Polaroid Camera: Yes, there was! time before smartphones, WiFi, & Google, when we still had cell phones with buttons & listened to cassettes. In our nostalgia series, we at BASIC think about remembering those “old” times – sometimes with sadness and sometimes with relief that technology has advanced. This time we recognize the Polaroid camera.
I can still remember my very first Polaroid photo very well. My father proudly brought home the new Polaroid camera and wanted to demonstrate how the technology worked. To do this, he took a photo of my mother and me. A flash of lightning. Whirring. Then the big surprise. A few seconds later, an image came out of the camera below.
At first, it looked like something was wrong. Because we only saw a white photo paper. But when my father waved the photo a little through the air, our outlines slowly but indeed became visible. It was incredible: I held my first instant photo in my hands. At the time, it was like I had just taken my first selfie.
Polaroid Camera: Technology That Amazed
Because the technology was outstanding for the times – at least for me! After all, it usually took weeks before you could see the result of a photo live and in color. This is unimaginable in today’s smartphone times. But in my childhood and youth, we usually took an entire film first, then developed it, and then had to wait a few days until the photos were ready. On the other hand, the Polaroid camera had already integrated the development process into the device.
“Poles” Have Always Been Something Special
In all fairness, it has to be said that the Polaroid camera is much older than mine, and the technology was far from new when I first saw it. The inventor of the technology, the US physicist Edwin Herbert Land, presented its development in February 1947. Before that, he had already developed the polarizing filter and founded the Polaroid Company. The first Polaroid cameras were available to buy from 1948.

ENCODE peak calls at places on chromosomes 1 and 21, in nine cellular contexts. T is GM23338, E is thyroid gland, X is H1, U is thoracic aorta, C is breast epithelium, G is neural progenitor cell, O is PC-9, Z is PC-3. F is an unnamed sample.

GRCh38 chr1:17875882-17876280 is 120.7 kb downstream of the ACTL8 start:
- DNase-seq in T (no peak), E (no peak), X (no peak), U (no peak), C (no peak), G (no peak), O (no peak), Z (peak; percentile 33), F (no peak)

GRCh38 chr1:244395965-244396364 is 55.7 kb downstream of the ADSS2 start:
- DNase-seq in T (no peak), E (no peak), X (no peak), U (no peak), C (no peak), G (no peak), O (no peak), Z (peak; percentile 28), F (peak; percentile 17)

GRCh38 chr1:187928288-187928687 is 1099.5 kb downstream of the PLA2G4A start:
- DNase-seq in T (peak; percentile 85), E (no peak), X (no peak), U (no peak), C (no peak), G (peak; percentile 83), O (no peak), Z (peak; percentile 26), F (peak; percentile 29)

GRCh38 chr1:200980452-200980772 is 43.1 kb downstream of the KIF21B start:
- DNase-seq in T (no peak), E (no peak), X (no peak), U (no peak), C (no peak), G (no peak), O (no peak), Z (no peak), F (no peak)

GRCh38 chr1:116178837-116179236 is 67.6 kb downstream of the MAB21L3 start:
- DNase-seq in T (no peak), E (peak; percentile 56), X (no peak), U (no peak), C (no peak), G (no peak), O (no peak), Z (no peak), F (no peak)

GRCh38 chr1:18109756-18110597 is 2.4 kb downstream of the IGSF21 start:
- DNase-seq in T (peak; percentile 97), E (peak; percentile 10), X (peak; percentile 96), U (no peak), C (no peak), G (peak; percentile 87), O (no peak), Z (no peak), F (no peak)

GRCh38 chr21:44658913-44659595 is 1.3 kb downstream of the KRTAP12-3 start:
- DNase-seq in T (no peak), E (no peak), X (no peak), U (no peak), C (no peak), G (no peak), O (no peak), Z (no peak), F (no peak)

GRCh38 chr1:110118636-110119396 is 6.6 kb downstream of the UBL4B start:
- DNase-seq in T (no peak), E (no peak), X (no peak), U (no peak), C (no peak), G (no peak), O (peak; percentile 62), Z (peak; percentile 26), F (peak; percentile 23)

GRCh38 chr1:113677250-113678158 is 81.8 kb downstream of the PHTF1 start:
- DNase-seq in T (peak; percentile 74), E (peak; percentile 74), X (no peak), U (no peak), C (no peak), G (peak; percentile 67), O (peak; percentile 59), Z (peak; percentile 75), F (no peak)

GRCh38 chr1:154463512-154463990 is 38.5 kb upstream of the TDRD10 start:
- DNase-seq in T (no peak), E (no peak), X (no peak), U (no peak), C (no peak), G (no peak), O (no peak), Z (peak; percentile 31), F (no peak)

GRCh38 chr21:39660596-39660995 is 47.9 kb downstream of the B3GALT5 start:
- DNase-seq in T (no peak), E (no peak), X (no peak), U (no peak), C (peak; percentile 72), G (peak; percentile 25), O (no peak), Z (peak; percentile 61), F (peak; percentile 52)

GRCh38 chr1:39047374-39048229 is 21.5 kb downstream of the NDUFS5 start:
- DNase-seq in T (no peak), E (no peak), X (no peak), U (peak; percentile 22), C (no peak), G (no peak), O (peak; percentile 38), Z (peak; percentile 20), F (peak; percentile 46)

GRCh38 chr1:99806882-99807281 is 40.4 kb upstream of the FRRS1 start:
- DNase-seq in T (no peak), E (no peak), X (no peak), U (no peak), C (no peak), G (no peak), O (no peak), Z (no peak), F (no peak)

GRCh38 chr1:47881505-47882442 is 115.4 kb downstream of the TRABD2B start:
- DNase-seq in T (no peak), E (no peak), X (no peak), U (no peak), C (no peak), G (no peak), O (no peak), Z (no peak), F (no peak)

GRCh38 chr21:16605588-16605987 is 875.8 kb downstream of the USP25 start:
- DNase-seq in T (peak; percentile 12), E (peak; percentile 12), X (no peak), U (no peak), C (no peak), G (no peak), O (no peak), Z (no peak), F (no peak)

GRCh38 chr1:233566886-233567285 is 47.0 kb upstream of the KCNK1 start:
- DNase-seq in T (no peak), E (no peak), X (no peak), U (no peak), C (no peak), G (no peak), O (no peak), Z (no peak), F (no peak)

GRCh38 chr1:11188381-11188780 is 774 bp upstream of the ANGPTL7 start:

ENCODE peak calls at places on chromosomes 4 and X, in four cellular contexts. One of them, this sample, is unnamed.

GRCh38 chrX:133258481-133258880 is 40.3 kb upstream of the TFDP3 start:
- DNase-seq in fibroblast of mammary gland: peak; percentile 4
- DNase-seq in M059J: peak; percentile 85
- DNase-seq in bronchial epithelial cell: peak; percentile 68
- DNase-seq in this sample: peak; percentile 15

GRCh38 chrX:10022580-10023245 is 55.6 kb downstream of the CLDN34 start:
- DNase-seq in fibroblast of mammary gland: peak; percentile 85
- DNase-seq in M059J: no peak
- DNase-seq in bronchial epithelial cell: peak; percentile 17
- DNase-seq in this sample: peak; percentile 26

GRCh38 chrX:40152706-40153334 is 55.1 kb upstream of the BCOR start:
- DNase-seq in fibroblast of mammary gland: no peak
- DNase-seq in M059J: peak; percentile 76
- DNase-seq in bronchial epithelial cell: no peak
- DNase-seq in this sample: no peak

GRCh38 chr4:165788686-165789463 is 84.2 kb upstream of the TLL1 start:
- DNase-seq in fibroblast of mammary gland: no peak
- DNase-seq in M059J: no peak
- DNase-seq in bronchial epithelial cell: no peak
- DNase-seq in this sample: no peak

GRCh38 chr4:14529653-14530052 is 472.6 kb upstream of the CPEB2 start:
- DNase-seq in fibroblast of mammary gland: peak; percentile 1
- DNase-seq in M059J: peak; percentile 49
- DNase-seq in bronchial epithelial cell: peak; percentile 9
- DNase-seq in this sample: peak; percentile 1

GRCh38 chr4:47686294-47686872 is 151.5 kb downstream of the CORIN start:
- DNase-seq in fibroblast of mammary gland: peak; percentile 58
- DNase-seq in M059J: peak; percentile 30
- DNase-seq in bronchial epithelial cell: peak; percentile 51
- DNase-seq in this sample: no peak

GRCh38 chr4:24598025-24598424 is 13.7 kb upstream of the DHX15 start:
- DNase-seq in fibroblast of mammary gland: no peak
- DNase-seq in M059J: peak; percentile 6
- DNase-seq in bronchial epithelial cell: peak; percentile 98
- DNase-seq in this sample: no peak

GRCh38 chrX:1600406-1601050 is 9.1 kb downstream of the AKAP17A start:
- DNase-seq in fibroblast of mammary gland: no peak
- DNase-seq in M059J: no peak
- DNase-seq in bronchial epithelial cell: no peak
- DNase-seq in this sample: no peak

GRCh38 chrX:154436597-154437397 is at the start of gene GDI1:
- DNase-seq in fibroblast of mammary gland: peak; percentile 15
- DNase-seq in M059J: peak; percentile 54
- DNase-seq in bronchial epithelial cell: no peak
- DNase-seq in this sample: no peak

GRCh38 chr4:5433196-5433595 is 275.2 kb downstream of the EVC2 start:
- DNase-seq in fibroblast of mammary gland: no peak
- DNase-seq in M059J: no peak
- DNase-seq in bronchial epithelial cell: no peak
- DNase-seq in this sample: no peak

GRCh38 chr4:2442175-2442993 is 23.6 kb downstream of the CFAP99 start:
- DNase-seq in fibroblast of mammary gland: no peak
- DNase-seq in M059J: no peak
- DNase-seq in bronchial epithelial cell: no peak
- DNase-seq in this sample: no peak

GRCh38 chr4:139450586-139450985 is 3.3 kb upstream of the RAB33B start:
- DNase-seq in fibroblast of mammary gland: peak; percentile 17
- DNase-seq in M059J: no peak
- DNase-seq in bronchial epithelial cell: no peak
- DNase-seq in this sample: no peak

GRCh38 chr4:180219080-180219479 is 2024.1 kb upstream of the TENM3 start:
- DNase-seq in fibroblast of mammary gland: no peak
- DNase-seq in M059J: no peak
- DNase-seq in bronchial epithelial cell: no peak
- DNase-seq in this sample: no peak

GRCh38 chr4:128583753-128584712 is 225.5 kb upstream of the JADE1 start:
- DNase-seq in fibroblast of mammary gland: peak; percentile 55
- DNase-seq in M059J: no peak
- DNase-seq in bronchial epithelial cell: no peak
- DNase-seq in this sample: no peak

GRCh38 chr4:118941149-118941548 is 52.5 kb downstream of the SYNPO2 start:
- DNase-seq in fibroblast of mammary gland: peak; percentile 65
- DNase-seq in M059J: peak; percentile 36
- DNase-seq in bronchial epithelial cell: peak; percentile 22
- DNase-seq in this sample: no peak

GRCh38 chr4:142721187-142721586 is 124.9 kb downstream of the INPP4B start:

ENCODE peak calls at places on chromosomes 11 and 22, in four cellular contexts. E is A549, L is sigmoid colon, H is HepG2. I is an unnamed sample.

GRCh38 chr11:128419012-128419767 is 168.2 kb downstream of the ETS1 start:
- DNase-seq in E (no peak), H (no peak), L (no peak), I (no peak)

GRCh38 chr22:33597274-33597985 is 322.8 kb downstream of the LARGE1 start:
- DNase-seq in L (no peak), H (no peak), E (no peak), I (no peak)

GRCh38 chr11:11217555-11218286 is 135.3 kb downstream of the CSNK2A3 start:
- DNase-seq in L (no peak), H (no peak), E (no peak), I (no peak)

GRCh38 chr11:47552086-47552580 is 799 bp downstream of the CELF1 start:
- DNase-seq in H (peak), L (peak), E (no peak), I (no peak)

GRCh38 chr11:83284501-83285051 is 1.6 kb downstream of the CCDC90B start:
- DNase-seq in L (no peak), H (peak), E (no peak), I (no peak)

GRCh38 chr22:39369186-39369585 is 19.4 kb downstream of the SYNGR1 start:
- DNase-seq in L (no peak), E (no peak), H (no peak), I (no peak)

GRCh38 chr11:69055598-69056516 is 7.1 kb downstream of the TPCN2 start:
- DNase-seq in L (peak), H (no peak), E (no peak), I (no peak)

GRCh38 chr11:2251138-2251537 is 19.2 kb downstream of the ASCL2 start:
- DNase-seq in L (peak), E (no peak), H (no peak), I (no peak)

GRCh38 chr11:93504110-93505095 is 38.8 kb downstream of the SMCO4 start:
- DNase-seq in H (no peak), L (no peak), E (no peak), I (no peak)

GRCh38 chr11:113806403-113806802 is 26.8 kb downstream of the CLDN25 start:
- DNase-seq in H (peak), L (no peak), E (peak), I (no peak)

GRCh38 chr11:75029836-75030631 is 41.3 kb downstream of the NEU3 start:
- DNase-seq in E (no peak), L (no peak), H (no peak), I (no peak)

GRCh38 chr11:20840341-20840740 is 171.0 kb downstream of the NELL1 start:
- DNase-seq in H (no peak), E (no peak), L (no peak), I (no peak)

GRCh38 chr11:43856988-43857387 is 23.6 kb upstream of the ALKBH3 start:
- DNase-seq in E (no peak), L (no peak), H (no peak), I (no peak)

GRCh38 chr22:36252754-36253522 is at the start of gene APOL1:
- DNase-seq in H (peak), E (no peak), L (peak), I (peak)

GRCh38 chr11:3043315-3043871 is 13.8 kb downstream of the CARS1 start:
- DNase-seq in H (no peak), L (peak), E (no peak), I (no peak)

Until 1963 the pictures were also still in black and white. And even then, there was still a negative filter that could only be removed according to a very detailed schedule. I haven’t seen any of that again. I only know the version with integral film.
But this film was still relatively expensive in my time. We didn’t use the Polaroid camera all the time, but rather on special occasions – for example when there were visitors, and we wanted to give our guests a photo directly. To be honest, one also has to say that the quality of the pictures was rather mediocre. But for me, it was a highlight every time the Polaroid camera was unpacked. I just never got tired of enjoying how quickly the “poles” became visible.
The Decline And Comeback Of The Polaroid Camera
But at some point, the time of the iconic instant camera seemed to be over. The company was too slow in the 2000s to adapt technology to digitization. And so the last Polaroid film came off the tape on June 17th, 2008. There was even a Polaroid bankruptcy proceeding. But since 2010, there seems to be a comeback of the Polaroid cameras. This year, the company presented the artist Lady Gaga as the new creative director and new models.
The company currently has several new “instant cameras” on offer. They are still analog but much smaller, more manageable, lighter, and significantly better image quality. A “pocket-sized” digital printer has also been available for several years, and in 2016 Polaroid launched an iPhone app called Swing.
Even if they don’t seem so practical these days, I’ll admit that I’m nostalgic, and I’m happy that the cameras are still around. And who knows, maybe one day I’ll treat myself to my own Polaroid camera.